Chances are, if you or a loved one has been in treatment for any kind of eating concerns, you have heard your dietician or therapist talk about “intuitive eating”. I want to take some time to break down exactly what we are talking about with this concept, as it is far removed from the cultural ideas we have surrounding eating. For the next few blogs, I will be highlighting principles to help you grow in your mastery of intuitive eating.  

“Intuitive Eating” is a book written by registered dietitians Evelyn Tribole and Elyse Resch.  With their expertise in eating, eating disorders, and eating recovery, it is a valuable resource for anyone looking to sharpen their skills and strengthen or heal their relationship with food. 

Eating intuitively is an instinct that we are born with. I like to help clients recollect a time they were feeding an infant- babies are born with the instincts to cry and demand food when they are hungry and to turn away and reject the breast or bottle when full. Eating becomes complicated as we grow older and are subjected to cultural ideas of what food consumption- and bodies- “should look like. Often, these ideas get in the way of what our bodies began life knowing how to manage instinctively!  

By focusing on principles of eating intuitively, dietitians and therapists are helping your body and mind reset from the programing of diet culture. I love to use the book “Intuitive Eating” as a guide, and in the book, there are ten principles laid out to help you rediscover your internal intuitive eater. Today, I want to focus on the first principle, “Reject the Diet Mentality”.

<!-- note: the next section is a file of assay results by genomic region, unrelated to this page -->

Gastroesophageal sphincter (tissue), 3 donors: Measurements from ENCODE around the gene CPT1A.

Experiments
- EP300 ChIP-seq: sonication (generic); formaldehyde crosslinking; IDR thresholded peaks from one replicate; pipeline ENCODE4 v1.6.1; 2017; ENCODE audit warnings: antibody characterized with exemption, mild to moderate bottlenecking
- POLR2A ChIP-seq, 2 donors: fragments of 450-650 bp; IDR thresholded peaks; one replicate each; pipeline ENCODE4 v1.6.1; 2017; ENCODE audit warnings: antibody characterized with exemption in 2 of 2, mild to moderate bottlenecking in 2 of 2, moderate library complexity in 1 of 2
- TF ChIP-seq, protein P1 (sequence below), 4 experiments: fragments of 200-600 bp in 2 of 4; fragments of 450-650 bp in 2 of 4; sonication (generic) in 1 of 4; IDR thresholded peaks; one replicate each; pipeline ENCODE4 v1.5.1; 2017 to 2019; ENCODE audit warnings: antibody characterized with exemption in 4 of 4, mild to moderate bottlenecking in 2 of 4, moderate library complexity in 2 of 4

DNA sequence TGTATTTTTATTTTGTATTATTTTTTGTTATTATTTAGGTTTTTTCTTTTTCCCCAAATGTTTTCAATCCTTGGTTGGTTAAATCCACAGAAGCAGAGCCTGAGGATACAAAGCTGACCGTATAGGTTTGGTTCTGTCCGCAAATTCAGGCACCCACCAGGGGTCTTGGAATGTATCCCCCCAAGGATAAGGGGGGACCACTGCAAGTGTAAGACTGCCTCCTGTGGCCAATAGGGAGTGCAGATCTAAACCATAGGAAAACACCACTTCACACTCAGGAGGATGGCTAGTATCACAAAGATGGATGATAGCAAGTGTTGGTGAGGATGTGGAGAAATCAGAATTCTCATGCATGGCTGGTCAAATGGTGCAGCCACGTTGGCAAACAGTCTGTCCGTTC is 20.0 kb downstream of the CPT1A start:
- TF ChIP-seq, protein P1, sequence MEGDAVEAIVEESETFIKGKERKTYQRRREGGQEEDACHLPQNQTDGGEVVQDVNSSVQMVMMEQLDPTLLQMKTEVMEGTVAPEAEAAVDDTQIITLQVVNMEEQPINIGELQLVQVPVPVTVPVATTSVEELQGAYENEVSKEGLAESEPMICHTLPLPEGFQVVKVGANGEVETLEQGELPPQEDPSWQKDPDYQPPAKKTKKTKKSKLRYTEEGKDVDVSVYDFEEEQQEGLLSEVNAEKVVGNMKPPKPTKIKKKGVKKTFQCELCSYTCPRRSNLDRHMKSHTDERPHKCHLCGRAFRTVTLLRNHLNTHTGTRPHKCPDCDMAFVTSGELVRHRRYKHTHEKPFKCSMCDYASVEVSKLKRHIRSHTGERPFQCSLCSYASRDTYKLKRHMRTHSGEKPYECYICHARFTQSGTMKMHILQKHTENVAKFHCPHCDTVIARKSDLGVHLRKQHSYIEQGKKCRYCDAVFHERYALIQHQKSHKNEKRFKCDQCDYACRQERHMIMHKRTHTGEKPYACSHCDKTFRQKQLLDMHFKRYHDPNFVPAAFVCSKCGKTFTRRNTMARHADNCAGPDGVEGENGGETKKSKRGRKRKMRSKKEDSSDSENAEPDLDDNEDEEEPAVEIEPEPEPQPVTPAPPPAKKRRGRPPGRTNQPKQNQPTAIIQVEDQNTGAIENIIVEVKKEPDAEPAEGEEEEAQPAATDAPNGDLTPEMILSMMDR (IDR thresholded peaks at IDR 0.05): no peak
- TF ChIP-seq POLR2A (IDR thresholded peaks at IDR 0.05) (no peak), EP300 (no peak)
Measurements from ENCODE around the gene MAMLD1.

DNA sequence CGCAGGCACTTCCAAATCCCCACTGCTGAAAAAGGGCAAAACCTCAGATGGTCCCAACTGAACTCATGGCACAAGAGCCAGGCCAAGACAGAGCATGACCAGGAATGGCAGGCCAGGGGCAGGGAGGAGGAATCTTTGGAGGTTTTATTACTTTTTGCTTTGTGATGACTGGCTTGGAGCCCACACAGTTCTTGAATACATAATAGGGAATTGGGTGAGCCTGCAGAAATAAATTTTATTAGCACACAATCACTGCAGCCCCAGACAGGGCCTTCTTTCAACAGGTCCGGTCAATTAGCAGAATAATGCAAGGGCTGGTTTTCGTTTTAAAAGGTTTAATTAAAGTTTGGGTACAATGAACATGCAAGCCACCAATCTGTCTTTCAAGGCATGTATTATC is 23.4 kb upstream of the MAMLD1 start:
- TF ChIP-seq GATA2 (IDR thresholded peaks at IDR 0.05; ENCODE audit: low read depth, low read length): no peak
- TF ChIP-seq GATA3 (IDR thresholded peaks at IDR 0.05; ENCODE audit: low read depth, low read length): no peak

First, we have to identify and call out diet culture for what it is. You may come to this concept without even realizing you’ve been duped- that’s what they wanted- to keep you from even questioning if this was normative eating behavior or not!  

Diet culture is sneaky, often touting itself as “a healthy lifestyle” or masquerading around as being focused on “pure/whole foods/plants” and so on.  On the surface, that all sounds great, right? But let’s step back and break that down. Is the “lifestyle”  making you feel bad about your body? Is it making you identify “good” foods and “bad” foods? Is it complicating your awareness of your biological hunger? Then it’s a diet.  

But, isn’t dieting just a part of having a body to maintain?  Doesn’t everyone do it? Why is it bad?  Research shows that dieting doesn’t produce the lasting health dividends we’ve been indoctrinated to believe it does.  In fact, dieting often leaves you in a much worse place than it found you, both emotionally and physically.  Undereating often triggers overeating- as research has shown, people reliably experience weight gain post dieting.  Your body is smart, and your biology is designed to keep you alive.  When you diet, your body loses trust that food is readily available, and begins thinking, “hey, we just went through this crazy famine, we gotta start stocking up for when that goes down again!” Boom.  Enter biological, primal cravings to eat.  And the weight cycling continues, again and again.  Say it with me: you didn’t fail at that diet, it failed you.  

Don’t lose sight of the truth that you don’t have to live in conflict with food.  You can break free from the diet police and live a life at peace with eating.  You can rebuild trust with your body, knowing that diets are a set up for failure.  The first step is acknowledging the crazy making culture of diet mentality.